Where Do Bobcats Live in Montana?
Bobcats utilize a variety of habitats, and due to the widening reach of urbanization, they have also been accustomed to spaces made for humans. These wild cats are known to be animals of “patchy” countries as they are very adaptive and have learned to adapt to the wide and varying topography of the continent. Yet, they often prefer rimrock and grassy areas. In central Montana, bobcats mostly go for covered areas with high prey densities. At the same time, in western Montana, they often create dens within caves, in hollow hogs, in abandoned mine shafts, or between boulders.
They often select natural rocky sites with large prey concentrations and rich vegetation for their dens. Although they may always be active, they are mainly nocturnal. While bobcats are solitary creatures, their elusiveness makes it challenging to watch them in the wild.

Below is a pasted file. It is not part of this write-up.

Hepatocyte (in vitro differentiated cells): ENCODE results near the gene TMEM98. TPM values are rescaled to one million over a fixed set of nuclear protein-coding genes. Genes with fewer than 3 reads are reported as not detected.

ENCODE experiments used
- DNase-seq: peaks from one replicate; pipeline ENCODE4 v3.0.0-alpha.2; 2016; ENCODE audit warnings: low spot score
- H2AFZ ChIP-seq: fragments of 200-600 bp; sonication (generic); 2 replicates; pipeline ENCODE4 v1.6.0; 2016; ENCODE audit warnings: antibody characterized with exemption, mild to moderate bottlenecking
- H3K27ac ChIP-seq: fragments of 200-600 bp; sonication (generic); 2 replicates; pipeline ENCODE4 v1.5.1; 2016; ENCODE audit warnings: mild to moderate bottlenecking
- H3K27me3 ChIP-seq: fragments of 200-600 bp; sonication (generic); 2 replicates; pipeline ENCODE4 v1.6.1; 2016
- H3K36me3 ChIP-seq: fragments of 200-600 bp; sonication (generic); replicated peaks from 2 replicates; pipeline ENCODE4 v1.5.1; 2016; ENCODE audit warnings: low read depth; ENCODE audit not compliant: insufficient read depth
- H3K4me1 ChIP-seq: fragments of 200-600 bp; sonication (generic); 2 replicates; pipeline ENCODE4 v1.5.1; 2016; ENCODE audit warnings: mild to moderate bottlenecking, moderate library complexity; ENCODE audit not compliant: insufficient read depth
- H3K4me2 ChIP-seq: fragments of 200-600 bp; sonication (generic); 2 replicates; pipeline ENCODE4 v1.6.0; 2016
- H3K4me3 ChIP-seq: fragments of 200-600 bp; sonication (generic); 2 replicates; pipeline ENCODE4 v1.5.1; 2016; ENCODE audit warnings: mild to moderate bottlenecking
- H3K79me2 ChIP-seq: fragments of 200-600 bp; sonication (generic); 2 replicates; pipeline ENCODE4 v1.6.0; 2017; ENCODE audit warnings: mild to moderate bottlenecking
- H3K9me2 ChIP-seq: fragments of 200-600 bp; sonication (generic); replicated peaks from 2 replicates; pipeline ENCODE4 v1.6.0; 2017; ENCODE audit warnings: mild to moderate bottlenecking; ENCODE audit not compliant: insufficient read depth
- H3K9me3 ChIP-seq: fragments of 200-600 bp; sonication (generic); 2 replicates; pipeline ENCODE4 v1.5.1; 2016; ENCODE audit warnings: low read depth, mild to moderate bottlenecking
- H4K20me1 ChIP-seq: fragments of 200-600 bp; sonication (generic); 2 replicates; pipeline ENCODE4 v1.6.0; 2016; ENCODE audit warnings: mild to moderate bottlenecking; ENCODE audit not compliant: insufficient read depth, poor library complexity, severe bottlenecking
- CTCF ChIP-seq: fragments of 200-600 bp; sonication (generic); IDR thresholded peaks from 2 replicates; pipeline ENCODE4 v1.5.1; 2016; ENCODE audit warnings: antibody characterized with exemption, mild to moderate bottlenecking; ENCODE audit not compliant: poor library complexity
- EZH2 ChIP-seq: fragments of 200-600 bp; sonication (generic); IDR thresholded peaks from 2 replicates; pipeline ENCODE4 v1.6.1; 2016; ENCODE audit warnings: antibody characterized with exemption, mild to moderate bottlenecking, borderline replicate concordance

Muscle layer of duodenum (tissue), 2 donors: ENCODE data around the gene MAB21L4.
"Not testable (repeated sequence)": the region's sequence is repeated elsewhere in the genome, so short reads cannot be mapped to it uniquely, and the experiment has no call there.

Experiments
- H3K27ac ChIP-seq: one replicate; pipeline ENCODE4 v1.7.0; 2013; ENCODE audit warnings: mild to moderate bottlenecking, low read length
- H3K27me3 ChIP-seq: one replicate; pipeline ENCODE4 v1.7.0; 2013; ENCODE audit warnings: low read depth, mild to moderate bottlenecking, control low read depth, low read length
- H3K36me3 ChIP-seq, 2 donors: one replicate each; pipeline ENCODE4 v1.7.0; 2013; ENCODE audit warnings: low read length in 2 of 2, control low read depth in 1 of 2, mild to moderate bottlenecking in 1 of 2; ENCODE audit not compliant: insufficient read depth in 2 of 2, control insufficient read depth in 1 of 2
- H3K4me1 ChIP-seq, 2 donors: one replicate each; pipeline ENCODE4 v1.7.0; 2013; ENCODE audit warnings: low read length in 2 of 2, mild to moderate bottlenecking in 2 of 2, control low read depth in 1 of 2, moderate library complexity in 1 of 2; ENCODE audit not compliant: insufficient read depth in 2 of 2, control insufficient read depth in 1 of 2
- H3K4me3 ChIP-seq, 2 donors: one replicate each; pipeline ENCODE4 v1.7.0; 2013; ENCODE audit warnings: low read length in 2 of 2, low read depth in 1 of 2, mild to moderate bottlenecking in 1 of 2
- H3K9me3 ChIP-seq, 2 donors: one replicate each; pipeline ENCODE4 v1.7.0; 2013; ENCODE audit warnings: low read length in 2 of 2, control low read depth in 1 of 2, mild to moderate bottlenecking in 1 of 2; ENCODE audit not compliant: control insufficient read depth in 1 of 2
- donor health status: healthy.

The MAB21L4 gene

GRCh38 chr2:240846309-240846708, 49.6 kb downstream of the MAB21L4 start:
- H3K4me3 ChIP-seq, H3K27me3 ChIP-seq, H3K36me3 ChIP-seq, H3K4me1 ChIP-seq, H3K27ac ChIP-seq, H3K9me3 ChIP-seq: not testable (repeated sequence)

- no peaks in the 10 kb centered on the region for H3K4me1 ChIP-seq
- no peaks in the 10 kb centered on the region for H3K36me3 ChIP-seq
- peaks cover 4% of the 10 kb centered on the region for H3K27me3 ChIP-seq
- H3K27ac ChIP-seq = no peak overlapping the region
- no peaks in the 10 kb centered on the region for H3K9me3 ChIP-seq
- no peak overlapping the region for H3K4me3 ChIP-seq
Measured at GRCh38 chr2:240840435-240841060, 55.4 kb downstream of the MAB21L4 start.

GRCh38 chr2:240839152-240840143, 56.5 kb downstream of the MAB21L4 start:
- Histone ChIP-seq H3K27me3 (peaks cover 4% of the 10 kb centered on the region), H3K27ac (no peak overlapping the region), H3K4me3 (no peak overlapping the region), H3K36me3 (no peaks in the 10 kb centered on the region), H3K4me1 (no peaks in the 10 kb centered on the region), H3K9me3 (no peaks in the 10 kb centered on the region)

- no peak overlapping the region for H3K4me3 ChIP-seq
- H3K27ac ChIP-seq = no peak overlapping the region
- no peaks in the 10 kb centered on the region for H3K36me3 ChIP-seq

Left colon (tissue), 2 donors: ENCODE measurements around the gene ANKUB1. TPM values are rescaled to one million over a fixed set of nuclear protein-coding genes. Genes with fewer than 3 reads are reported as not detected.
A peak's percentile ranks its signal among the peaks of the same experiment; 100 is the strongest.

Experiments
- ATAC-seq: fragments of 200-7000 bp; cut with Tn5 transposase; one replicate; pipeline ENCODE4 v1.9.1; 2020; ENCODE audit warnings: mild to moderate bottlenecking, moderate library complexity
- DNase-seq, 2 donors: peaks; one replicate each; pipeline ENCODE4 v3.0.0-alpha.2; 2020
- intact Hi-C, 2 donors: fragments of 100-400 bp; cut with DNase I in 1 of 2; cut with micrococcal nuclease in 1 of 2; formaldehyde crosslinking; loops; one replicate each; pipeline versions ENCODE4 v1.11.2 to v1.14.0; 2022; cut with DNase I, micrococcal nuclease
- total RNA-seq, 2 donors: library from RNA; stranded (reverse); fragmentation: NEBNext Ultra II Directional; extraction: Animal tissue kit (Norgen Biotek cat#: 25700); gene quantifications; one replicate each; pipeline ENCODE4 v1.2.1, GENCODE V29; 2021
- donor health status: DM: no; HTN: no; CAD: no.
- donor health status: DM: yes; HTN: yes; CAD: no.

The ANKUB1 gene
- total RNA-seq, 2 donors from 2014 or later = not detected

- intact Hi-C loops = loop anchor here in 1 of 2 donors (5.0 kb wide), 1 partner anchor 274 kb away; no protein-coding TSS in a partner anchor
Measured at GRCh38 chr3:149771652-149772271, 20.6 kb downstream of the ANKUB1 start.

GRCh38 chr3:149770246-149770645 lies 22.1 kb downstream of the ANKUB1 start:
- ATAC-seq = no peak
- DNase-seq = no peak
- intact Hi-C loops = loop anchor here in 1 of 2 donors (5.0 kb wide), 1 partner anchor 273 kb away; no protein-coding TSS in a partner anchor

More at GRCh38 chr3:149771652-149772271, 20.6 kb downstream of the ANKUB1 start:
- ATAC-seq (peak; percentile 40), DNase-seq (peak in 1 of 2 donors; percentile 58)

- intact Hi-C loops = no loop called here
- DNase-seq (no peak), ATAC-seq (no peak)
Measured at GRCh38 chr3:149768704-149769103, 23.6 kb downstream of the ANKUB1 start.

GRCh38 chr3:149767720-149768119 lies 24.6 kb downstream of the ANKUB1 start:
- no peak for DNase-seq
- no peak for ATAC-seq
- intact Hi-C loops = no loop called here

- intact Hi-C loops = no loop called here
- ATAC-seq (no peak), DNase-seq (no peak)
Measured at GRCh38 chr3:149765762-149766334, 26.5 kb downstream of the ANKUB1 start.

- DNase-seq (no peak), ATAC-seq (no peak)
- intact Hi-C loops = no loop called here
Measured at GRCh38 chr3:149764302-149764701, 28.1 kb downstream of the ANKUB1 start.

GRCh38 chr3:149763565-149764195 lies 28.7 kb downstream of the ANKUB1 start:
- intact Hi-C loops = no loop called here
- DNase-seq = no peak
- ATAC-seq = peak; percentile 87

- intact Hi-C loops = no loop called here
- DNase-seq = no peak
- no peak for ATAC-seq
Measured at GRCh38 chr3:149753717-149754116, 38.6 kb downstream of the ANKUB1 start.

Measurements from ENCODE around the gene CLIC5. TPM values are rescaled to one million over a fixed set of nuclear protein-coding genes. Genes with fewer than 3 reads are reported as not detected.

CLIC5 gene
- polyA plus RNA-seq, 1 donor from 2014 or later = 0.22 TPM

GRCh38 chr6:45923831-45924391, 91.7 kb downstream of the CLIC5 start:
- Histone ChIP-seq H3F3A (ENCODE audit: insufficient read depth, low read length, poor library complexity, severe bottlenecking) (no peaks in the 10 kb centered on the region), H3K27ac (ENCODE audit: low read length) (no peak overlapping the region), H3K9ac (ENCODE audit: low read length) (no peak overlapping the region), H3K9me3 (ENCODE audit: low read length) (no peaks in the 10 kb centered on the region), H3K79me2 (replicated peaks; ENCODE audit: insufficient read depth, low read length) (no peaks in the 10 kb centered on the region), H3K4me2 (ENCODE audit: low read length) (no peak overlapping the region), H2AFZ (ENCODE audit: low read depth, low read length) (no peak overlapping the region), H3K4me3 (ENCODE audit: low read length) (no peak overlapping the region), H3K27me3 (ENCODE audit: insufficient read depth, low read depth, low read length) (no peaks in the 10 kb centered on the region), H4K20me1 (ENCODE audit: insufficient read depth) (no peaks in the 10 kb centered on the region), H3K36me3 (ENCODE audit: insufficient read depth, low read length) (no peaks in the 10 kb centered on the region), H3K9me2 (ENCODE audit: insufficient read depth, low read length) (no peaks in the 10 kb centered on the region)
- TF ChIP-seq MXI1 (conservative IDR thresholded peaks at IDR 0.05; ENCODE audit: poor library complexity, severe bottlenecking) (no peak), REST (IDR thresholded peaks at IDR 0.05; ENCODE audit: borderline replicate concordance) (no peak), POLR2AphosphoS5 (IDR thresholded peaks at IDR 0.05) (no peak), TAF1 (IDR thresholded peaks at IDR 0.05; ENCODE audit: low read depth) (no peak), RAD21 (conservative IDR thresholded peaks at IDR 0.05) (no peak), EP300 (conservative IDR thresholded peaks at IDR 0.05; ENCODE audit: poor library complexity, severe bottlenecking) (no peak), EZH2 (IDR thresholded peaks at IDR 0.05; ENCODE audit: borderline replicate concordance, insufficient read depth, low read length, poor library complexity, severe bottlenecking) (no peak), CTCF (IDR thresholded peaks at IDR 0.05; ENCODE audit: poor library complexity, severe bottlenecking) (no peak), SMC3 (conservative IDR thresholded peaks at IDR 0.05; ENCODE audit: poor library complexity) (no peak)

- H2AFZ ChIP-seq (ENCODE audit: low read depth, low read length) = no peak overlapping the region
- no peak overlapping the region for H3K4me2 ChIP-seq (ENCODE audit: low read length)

Bobcats were once widespread throughout the lower 48 states and some parts of southern Canada and northern Mexico. They thrive in various habitats across the states, including pine forests, swampy bays, well-vegetated rocky hillsides, mountain woodlands, coniferous forests, deserts, and occasionally suburban areas. Because the different coat colors enable the individual to remain as hidden in its surroundings as possible, the exact look of the bobcat depends on what kind of habitat it is found in. The original range of the bobcat encompassed all of North America, but some places have seen a decline in bobcat populations due to habitat destruction and hunting for their fur.
Bobcat Hunting in Montana
Since the bobcat population in Montana is not threatened in any way, hunting and trapping are legal in the state. In Montana, the bobcat hunting season is divided into seven Trapping Districts (TD), each with its own dates and bag limitations. The season in TDs 1-3 lasts from December 1st to February 15th, while the season in TD’s 4-7 lasts from December 1st to March 1st. Also, electronic calls and nighttime hunting are forbidden in the state. For residents, Montana is a good place for bobcat hunting because plenty of them wander in their natural habitats. For non-residents, however, laws are pretty simple – you cannot hunt in the state.